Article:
Recently I was lucky enough to conduct an interview with actor and filmmaker Denis Theriault who can be seen in the upcoming film All the Wrong Reasons playing an overzealous assistant manager named Radley Weil. The film All the Wrong Reasons will be premiering at the 2013 Toronto International Film Festival. Denis, along with being an actor, is also a writer and director and his short film Sibling Rivalry will be premiering at this year’s Atlantic Film Festival. It was a lot of fun listening to Denis talk about his love for movies because he clearly has a lot passion and respect for film and the filmmaking process. Chatting with him was an absolute delight and if we’re lucky we’ll be seeing more of his work in the future.
In this interview Denis talks about what inspired him to become an actor, his love for filmmaking, what it’s like to transition from acting to directing, and his dream role. Check it out, guys!
What inspired you to become an actor?
Oh, what inspired me? As a kid I wasn’t a huge sports person, but my dad was. He was a carpenter, he plays hockey, he used to play tennis, like he’s a big sports guy, and he’s not so much into the arts. The one thing my dad and I bonded over is that we would go to at least two movies at the theater together a week. It was the thing my dad and I did together, so I think that was kind of the seed of it, of how it started. As a kid I did a lot of theater, but when I got interested in film and TV it was from that, going to the movies. It sounds so cliché to say it, but movies are magic. Everything that’s involved in movies, the process from the beginning stages, and the fact that they wind up becoming fully formed films. They’re miracles. So I think that’s where it started, my dad taking me to see movies, and then I started to make my own short films. The first time I made them I think I was eight or nine. I just used the family 8mm camcorder and made my movies. I literally edited them by filming, putting it into a VCR, pressing pause, like editing the film onto a VHS. That’s how I would edit. I guess that’s how I started my love affair with movies and then I booked my first TV part when I was fourteen.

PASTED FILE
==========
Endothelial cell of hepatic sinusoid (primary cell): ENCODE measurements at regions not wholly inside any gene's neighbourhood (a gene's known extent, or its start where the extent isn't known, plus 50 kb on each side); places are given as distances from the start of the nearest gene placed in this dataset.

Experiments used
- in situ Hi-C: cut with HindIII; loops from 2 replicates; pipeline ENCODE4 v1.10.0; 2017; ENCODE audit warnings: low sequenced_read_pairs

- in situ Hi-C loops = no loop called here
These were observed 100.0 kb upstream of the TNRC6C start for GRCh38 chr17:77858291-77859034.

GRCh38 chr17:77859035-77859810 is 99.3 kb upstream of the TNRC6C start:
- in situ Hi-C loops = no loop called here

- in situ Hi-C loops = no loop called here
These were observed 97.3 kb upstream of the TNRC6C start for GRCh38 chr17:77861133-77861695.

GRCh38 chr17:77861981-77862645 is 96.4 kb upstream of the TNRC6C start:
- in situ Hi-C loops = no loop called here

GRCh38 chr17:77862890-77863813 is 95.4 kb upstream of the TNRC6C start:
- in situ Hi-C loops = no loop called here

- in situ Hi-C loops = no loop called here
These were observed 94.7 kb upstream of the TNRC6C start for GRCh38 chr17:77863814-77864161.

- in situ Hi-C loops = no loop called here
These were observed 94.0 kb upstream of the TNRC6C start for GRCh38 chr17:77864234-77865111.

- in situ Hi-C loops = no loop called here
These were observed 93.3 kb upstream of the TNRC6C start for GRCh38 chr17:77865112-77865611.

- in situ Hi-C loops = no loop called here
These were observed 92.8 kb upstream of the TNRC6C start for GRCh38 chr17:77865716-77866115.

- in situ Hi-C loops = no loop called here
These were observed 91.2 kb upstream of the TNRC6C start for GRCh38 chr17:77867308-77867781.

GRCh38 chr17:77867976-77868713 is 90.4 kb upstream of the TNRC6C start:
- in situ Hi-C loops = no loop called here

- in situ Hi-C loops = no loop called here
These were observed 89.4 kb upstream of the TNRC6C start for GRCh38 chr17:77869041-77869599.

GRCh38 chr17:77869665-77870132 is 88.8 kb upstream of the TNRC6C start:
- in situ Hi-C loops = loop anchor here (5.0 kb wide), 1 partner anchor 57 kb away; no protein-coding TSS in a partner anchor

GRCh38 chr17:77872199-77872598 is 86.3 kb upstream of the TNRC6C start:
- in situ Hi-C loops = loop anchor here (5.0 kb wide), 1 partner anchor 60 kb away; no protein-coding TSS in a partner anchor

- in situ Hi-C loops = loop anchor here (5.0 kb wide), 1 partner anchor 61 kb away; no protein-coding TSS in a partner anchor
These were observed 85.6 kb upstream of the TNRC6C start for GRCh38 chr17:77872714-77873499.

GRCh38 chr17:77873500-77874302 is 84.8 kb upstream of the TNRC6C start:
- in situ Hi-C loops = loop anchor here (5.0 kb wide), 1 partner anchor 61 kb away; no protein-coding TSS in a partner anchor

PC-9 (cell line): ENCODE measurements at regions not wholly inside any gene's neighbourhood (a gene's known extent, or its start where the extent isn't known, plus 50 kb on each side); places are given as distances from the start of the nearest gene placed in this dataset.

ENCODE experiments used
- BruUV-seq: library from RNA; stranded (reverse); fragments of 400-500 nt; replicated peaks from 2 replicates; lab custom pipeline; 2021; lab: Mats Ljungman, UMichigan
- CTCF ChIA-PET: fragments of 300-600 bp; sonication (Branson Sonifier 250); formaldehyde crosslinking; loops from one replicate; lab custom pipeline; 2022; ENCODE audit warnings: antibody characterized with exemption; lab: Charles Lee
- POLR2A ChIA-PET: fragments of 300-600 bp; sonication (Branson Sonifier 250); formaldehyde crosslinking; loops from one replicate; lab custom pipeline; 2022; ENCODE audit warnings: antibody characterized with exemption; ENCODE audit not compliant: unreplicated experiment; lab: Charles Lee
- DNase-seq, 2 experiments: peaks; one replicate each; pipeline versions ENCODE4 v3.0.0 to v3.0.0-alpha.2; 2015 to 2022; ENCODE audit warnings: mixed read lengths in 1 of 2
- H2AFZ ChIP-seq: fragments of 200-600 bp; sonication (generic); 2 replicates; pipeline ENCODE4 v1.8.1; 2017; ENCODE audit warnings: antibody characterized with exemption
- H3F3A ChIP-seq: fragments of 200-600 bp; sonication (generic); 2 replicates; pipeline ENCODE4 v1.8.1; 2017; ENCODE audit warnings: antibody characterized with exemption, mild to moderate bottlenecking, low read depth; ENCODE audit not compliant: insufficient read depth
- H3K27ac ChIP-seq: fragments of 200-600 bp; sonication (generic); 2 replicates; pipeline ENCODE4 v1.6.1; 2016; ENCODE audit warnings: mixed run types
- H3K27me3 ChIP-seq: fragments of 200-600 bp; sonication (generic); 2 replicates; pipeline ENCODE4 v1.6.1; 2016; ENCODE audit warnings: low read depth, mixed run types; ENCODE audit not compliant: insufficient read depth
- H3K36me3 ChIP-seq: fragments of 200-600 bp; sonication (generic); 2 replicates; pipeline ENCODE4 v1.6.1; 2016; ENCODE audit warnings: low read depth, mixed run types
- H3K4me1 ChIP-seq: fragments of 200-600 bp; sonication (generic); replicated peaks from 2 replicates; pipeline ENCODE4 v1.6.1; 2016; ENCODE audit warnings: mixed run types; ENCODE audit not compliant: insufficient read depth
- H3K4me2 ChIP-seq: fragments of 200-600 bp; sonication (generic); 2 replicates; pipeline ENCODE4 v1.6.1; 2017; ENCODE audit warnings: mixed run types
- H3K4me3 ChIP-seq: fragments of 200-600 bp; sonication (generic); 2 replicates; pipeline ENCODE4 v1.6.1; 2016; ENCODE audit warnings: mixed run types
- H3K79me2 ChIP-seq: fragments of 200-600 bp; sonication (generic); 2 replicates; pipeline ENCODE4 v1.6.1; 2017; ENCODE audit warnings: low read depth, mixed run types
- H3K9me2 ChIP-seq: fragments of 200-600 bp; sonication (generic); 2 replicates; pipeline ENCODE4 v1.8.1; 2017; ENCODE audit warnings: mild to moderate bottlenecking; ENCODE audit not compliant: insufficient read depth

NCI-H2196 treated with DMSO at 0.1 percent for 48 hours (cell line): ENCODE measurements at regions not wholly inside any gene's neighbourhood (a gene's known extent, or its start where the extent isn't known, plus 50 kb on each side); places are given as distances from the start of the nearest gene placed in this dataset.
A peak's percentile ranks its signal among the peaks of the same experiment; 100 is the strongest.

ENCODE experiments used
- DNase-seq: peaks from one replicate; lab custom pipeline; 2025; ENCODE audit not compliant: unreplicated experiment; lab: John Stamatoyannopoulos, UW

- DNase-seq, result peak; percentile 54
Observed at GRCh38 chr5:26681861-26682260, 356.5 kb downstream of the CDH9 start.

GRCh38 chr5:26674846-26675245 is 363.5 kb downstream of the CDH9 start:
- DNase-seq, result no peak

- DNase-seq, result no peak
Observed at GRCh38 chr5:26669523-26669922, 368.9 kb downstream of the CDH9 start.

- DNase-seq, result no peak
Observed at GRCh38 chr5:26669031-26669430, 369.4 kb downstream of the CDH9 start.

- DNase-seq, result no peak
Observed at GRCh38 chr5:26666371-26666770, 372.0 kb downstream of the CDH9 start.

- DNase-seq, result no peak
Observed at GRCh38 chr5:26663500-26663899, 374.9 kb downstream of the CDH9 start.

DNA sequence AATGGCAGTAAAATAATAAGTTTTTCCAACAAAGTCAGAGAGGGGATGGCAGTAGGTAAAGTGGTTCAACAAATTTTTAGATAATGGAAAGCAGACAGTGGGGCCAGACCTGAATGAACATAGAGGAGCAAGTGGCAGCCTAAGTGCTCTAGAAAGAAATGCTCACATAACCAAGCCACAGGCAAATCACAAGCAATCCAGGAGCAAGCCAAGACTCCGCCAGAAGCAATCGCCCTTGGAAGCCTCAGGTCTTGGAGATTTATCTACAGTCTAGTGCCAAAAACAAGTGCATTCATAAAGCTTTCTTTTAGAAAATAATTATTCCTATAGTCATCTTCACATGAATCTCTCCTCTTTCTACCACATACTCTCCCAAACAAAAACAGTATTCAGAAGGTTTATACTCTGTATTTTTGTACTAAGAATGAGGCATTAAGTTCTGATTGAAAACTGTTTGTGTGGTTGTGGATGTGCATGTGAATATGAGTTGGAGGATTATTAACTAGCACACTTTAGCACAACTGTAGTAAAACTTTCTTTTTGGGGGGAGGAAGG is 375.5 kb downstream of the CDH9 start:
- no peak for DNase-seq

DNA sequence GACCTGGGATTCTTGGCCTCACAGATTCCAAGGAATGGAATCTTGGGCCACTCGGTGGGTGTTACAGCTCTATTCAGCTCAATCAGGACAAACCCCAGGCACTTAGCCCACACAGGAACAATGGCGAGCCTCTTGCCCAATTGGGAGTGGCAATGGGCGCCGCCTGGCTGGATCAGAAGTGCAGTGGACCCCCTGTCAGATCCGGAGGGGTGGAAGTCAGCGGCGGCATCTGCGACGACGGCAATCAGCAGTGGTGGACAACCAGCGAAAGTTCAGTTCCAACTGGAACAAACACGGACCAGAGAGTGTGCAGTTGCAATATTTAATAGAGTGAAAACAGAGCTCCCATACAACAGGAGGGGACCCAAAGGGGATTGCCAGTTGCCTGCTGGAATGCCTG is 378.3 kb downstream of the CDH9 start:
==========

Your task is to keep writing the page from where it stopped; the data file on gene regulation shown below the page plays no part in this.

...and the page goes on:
Tell me about your role in the upcoming All the Wrong Reasons.
My character’s name is Radley Weil and I like to refer to him as a weasel with a heart of gold. The film takes place in a big box store kind of like Walmart, in the movie it’s called Fairfax, and I play the assistant manager in the store. The manager is played by the late Cory Monteith and all of my scenes are with him. Basically he’s just about to get a promotion to more of an administration position in the offices of the store as opposed to working in the story, so he’s training me to take over for him once he leaves. Radley starts to overstep his boundaries a bit. He gets overzealous in a sense because he cannot wait to become manager and he wants the opportunity right away, so he oversteps his boundaries when it comes to what his current position is. He tries to overtake Cory’s character, James, he tries to take over the role even before James’s has vacated the position. So Radley is still a nice guy, he’s just overly ambitious I’d say.
What was your favorite thing about playing Radley Weil?
He’s so far removed from me. I like to consider myself a fairly high energy person, but he’s pretty out there. The director, Gia Milani, is a good friend of mine and she actually convinced me to dance on film and I apologize now to everyone who is going to see it (laughs). It’s hilarious. She somehow convinced me to dance in the film and that’s not something I think I would just break out in the middle of a party and be the center of attention and dance. Well, I might do it under certain circumstances. Anyway! What I am getting at here is that I did a lot of things as that character that I wouldn’t do in real life. I’m more of a passive person in real life and I am very shy and reserved, I’m sure people will have a hard time believing that after they see the film, so he’s much more extroverted than I am. Playing him allowed me to let go of all of my inhibitions and my insecurities as Denis, the actor, and I got to do stuff that I wouldn’t do in my everyday life. That was really cool.
You are also a writer and a director. What’s it like to transition from being in front of the camera to being behind the camera and also taking part in the writing process?
It’s a whole different ballgame because when you show up to set as an actor you have to know your lines, your character, know where you are in reference to the story on that particular day. Compared to being a director your brain has to be firing at all times. You always have to know what every character on screen in doing, you have to communicate what you are visualizing in your head and be able to communicate that to a team of people who can make it happen for you, but the hardest part is telling them exactly what you want and ensuring that they deliver what your vision is. It’s such a mind trip. I had wanted to do it for years and as a kid I had made my own films, but I had never properly hired all these people and hired someone to just do editing, someone to just do this, I used to do everything myself. Gia, the director of All the Wrong Reasons, ultimately is who inspired me to do this. After we wrapped I wrote Sibling Rivalry, which is the name of the short film, and then we shot it two months later. Now here we are almost a year later and it’s going to have its world premiere at the Atlantic Film Festival. It’s a totally different ballgame, but I’d like to think that coming from to it from the perspective of an actor is a good thing. That’s why I think a lot of actors make great directors, for example Ben Affleck and Mel Gibson. Ben Affleck almost grew up on film sets, people don’t realize he started acting when he was very young. You gather all of this experience on film sets and that’s what I’ve done.